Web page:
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Rights Group: Europeans Should Press Iran to End Media Muzzling


FILE - Newspapers and magazines are seen on a display in a kiosk in the center of Tehran, Iran.

An international media rights group says European powers seeking to preserve the Iran nuclear deal should use their talks with Tehran to press for an end to its harassment of journalists.

In a report published Thursday, the New York-based Committee to Protect Journalists said the current international focus on Iran's economic ties with Europe "could represent an opening to engage on press freedom."

European diplomats have held talks with Iranian officials in recent weeks to try to preserve the 2015 nuclear deal between Iran and six world powers. The United States withdrew from the deal on May 8, calling it defective and prompting Iran to say it was assessing whether the deal remained in its national interest.

CPJ Middle East and North Africa program coordinator Sherif Mansour said those engaged in negotiations with Iran should make media rights a priority.

Sherif Mansour, the Committee to Protect Journalists' Middle East and North Africa Program coordinator, presents the CPJ report on press freedom in Iran at the European Parliament in Brussels, May 24, 2018.
Sherif Mansour, the Committee to Protect Journalists' Middle East and North Africa Program coordinator, presents the CPJ report on press freedom in Iran at the European Parliament in Brussels, May 24, 2018.

"[Iranian] President [Hassan] Rouhani needs to be held to the press freedom commitments he made," Mansour said.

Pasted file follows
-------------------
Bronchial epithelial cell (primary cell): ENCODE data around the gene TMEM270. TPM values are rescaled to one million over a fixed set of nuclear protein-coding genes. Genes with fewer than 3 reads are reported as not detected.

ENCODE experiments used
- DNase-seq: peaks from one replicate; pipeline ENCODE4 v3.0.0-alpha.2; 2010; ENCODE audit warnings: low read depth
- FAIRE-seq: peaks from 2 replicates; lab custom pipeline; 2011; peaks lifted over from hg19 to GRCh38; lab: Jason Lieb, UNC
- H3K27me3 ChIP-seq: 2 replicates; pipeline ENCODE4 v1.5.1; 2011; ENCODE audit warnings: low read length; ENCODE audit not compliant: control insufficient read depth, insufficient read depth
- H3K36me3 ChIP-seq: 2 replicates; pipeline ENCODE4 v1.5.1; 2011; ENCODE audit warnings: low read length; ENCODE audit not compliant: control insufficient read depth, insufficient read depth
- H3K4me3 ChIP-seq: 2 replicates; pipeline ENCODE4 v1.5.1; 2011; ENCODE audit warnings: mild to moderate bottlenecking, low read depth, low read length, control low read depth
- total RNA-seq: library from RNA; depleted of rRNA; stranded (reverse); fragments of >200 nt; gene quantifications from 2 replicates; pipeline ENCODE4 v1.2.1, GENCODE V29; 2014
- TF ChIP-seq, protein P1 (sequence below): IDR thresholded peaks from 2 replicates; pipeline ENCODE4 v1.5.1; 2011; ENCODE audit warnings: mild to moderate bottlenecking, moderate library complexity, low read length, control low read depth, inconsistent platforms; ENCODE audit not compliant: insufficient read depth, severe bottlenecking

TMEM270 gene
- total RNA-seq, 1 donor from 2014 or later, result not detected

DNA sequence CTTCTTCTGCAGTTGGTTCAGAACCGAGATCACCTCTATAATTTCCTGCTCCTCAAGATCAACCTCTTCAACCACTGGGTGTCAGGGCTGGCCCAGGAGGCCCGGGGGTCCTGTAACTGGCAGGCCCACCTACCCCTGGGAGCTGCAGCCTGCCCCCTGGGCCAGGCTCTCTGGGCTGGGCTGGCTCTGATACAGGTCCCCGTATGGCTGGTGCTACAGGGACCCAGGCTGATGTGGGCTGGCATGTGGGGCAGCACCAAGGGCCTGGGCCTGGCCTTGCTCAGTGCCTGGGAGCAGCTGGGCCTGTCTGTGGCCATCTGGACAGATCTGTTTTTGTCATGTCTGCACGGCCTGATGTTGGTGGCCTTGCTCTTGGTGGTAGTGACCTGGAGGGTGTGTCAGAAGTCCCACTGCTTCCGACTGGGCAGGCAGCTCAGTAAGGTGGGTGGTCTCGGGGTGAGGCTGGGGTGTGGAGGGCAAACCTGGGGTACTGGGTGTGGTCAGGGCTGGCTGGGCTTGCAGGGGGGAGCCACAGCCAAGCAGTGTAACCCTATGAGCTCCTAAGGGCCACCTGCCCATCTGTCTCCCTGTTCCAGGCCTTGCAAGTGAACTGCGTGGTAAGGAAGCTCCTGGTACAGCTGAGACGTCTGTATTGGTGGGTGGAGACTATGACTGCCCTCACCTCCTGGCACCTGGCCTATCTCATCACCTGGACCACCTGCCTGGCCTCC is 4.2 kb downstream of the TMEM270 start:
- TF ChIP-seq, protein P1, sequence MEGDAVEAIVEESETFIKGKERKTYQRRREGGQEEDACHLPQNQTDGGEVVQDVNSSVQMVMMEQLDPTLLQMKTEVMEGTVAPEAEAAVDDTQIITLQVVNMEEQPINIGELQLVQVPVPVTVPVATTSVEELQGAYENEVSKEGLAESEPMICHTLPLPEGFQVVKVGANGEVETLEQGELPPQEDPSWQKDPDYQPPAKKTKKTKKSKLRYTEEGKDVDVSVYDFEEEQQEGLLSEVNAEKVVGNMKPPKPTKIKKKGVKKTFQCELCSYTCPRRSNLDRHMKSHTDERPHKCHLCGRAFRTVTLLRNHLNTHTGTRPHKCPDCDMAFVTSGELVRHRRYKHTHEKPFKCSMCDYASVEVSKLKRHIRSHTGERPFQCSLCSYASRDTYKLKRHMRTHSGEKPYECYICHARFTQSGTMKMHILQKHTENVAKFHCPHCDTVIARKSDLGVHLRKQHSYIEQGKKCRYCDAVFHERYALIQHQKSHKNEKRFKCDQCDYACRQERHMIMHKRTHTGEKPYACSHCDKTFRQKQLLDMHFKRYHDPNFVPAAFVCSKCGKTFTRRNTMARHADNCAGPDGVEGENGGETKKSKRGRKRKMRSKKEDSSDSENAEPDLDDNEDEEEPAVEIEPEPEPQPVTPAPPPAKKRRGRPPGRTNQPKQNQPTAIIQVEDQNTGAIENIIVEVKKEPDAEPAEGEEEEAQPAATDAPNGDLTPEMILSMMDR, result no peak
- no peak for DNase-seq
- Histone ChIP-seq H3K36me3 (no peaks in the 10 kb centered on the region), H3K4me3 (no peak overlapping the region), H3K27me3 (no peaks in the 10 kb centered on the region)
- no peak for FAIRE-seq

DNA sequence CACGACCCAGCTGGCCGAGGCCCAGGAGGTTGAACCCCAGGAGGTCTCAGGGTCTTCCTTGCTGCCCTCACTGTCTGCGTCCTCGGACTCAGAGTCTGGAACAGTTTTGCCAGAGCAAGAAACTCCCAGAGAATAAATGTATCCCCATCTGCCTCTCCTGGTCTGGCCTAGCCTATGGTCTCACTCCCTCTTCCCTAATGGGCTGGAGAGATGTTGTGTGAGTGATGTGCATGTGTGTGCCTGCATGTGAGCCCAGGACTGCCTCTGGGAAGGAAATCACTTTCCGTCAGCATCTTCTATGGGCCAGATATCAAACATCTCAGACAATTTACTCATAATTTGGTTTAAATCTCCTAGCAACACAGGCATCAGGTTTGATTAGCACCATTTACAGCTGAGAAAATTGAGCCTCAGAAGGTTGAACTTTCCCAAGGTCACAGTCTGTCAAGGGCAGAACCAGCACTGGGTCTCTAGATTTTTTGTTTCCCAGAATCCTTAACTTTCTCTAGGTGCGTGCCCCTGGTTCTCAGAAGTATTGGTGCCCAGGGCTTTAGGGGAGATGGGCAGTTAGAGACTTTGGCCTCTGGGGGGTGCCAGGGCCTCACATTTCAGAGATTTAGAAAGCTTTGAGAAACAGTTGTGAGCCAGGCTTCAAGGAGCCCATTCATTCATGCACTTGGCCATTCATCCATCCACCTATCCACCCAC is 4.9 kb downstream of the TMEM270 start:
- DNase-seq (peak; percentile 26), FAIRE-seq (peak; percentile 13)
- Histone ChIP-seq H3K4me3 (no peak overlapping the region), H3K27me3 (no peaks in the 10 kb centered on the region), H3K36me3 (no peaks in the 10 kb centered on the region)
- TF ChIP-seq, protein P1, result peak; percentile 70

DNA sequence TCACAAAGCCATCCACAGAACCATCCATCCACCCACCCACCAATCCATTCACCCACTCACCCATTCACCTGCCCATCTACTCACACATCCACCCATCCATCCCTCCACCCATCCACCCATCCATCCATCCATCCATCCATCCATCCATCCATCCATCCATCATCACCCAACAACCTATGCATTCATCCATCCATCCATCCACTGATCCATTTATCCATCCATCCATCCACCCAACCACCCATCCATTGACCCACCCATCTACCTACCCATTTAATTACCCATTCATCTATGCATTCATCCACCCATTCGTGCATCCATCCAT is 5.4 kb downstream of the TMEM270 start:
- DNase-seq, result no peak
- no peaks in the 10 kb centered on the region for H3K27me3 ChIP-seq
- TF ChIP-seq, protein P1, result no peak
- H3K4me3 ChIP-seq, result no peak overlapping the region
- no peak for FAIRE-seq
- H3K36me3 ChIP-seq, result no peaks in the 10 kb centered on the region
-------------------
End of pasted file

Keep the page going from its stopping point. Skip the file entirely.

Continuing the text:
The CPJ report calls on European governments and institutions to make press freedom an "explicit and essential element of conversations with Iranian officials in bilateral and multilateral meetings."

CPJ also urged the U.S. government to ease sanctions that it says impede journalists seeking access to software for circumventing Iranian government censorship and surveillance.

On a positive note, the CPJ report said its annual December census of Iranian prisons found the number of journalists detained in Iran was just five in December 2017, the lowest mark in a decade. But the report said journalists who report criticisms of Tehran still face harassment and intimidation.

A statement issued by EU foreign policy chief Federica Mogherini in January in response to a surge in anti-government protests in Iran said human rights "always have been a core issue" in the EU relationship with Iran. She said peaceful demonstration and freedom of expression are "fundamental rights that apply to every country, and Iran is no exception."

U.S. State Department spokeswoman Heather Nauert issued a statement in March expressing concern about "grave conditions" facing the press in Iran, as detailed in a report by a U.N. special rapporteur. She called on Iran to respect its obligations under the International Covenant on Civil and Political Rights to guarantee the freedom of expression, including for members of the press.

This report was produced in collaboration with VOA's Persian service.

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